Specialized cells that keep the heart beating have the ability to regenerate after birth, study finds

The specialized cells that conduct electricity to maintain the heartbeat have a previously unknown ability to regenerate within days of birth, suggests a new study in mice by researchers at UT Southwestern. The discovery, published online in the Journal of Clinical Investigation, could potentially lead to treatments for cardiac arrhythmias that avoid the need for pacemakers or invasive drugs by encouraging the heart to heal itself instead.

Patients with arrhythmia don’t have many great options. Our results suggest that one day we may be able to induce regeneration of the heart itself to treat these conditions.. “

Nikhil V. Munshi, MD, PhD, Study Leader and Cardiologist and Associate Professor of Internal Medicine, Molecular Biology, UT Southwestern Medical Center

Munshi is also Associate Professor at the Eugene McDermott Center for Human Growth and Development

Dr. Munshi studies the cardiac conduction system, an interconnected system of specialized heart muscle cells that generate electrical impulses and transmit those impulses to make the heart beat. Although studies have shown that non-conductive heart muscle cells have some capacity for regeneration for a limited time after birth – with many discoveries in this area led by scientists at UTSW – it was largely believed that Conductive cells called nodal cells lost this ability during the fetal period.

Previous research had suggested that neonatal ganglion cells lose their qualities as stem cells before birth, giving them negligible regenerative properties. However, Dr Munshi explained, their regeneration abilities had never been directly tested because there was no way to remove only nodal cells in animal models to stimulate regeneration.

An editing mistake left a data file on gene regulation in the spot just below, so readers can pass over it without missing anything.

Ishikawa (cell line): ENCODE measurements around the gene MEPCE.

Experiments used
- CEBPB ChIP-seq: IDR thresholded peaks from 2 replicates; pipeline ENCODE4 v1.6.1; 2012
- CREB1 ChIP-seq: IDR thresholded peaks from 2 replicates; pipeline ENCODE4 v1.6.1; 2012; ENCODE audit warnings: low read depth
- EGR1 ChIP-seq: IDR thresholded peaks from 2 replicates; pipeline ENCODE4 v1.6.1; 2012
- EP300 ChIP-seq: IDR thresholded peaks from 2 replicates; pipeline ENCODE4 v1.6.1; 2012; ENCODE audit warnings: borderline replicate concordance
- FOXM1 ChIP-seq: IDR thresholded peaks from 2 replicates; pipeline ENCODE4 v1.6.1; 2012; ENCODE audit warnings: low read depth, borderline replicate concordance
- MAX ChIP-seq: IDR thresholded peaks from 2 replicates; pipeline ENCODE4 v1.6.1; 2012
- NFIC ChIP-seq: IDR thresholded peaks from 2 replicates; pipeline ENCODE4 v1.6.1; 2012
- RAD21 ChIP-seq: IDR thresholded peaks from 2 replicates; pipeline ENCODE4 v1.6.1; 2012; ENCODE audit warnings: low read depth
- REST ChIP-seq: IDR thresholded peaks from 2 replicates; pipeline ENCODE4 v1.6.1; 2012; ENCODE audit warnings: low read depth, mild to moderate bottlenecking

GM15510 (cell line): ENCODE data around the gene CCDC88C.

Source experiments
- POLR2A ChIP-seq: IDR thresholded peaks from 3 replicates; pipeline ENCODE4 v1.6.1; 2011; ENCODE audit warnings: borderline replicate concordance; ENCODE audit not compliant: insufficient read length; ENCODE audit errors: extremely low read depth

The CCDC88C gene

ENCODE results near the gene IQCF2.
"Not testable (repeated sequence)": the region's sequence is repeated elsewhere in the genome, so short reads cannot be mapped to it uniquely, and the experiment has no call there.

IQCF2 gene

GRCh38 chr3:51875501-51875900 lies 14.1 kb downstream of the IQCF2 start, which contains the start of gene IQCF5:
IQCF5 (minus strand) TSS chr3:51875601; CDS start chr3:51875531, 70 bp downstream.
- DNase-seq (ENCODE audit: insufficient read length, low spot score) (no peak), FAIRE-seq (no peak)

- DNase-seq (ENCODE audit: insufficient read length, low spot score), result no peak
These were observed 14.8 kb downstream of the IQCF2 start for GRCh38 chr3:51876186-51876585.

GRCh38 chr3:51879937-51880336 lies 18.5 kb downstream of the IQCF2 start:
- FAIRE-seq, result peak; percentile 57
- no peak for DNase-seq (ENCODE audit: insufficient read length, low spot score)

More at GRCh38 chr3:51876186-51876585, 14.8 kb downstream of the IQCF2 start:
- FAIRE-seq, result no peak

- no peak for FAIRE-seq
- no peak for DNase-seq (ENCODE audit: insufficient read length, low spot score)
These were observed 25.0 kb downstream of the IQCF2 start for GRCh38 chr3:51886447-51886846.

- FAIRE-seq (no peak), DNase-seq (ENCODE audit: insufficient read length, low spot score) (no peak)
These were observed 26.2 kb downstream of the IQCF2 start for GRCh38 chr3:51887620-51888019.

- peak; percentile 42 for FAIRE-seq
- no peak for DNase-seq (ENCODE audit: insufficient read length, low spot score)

To solve this problem, Dr Munshi and his colleagues used genetic engineering to develop mice whose atrioventricular (AV) ganglion cells, located near the intersection of the four chambers of the heart, died when fed. with tamoxifen, a breast cancer medicine. In adult mice of this strain that received tamoxifen, tissue samples and EKGs revealed progressive cardiac damage resulting in AV node cell death over the following weeks and months. However, when newborn mice were treated, heart function appeared to be completely normal in a third of the animals about a month later.

On a closer look, the researchers performed EKGs on newborn mouse models of AV lymph node failure every other day after tamoxifen treatment. These tests revealed an initial injury to the heart which gradually healed in many animals. Although examination of the tissues showed that this healing did not result in a completely normal heart in adulthood, it was enough for the mice to have a regular heartbeat.

Oddly enough, further investigation showed that non-muscle heart cells were the predominant cell type that proliferated after nodal cell death. These cells appeared to modulate the production of proteins that help heart cells make electrical connections.

Why these proteins increased and why only about a third of animals showed regeneration remains unclear, Dr Munshi said. He and his colleagues plan to continue to study the molecular mechanisms behind this phenomenon to gain more knowledge that could eventually lead to a drug capable of stimulating the regeneration pathway on demand to regrow damaged lymph nodes in patients with arrhythmia. .


UT Southwestern Medical Center

Journal reference:

Wang, L., et al. (2021) Inducible damage to cardiomyocytes in the atrioventricular conduction system reveals latent regenerative capacity in mice. The Journal of Clinical Investigation. doi.org/10.1172/JCI138637.

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